The International Chamber of Shipping, ITF, Indian National Shipowners’ Association, NUSI, MUI, IMEC, InterManager, Intertanko and BIMCO deplore the latest development in the Indian Ocean piracy crisis as some Indian crew members of a released merchant ship are retained ashore in Somalia.
The Asphalt Venture, a 1991 built asphalt/bitumen tanker was hijacked by Somali pirates on September 28th 2010 and, following a ransom payment, the ship was released on April 15. Despite the owners’ concluding a dialogue with the pirates for the full release of 15 crew and vessel and payment of the ransom, the vessel was released but the Master has reported that 6 officers and 1 rating were taken off the tanker and made to accompany the pirates ashore.
In subsequent press reports it is suggested that pirates in Harardhere have taken the decision not to honour the agreement made but to prolong the hostage ordeal of the 7 seafarers in retaliation for the arrest of Somali pirates by the Indian Navy in recent weeks.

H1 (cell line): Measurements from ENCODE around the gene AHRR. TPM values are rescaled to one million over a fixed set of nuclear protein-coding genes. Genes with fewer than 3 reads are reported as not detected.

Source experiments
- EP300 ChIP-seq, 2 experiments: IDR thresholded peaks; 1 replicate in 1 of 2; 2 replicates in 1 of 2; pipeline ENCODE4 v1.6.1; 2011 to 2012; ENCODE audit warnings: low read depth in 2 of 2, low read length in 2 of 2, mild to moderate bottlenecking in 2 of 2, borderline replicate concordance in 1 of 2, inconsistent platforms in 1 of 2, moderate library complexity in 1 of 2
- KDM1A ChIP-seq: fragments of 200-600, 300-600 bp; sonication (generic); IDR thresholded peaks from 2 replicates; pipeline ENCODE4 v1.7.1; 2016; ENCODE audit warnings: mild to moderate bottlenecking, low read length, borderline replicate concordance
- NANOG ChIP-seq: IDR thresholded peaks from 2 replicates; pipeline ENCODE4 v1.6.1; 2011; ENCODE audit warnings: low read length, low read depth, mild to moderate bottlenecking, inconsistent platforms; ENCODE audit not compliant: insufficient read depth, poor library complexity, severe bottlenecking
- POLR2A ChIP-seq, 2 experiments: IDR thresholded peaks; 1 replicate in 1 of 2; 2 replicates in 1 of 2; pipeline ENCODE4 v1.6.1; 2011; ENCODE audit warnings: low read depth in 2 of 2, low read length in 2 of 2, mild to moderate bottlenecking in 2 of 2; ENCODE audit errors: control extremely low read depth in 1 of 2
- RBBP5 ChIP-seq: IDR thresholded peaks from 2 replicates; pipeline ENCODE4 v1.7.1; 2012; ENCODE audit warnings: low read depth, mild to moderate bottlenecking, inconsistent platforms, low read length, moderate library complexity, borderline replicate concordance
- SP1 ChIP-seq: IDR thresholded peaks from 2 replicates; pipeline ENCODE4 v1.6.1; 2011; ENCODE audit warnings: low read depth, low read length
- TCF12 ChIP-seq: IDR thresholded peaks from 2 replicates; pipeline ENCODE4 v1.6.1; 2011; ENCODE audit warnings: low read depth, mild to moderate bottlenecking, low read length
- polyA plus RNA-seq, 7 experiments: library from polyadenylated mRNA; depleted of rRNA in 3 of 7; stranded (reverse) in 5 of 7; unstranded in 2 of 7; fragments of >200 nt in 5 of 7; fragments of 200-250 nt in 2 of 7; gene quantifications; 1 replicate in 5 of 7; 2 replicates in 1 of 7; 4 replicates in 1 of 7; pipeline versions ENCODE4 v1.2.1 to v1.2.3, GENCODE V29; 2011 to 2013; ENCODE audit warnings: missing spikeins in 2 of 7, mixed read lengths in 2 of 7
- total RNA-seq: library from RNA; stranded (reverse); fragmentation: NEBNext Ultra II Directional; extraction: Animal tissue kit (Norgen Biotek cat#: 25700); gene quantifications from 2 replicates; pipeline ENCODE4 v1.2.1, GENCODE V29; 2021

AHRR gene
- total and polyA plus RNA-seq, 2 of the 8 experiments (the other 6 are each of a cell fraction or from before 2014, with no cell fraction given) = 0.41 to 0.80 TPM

This is a fundamental change to previous practice and moves the issue from being just between the shipowner and the pirates to being between the pirates and a government. It is a major shift in the pirate-hostage equation which will need to be considered and addressed by the international community.
Our thoughts are very much with these seafarers and their families as well as with all the other seafarers who are being held by the Somali pirates and with their families. As the state of lawlessness spirals downward in the Indian Ocean and the level of violence that pirates are prepared to use to coerce seafarers and to influence the hostage negotiation increases, this breach of the ransom agreement sets a precedent that is of the utmost concern.
The international and national representative organizations are gravely concerned with this new development as international governments continue to fail to adequately respond to this 21st century example of organized and violent criminality that threatens the safe passage of world trade through the region, where 40% of the world’s oil is transported, and which may lead to increases in oil prices.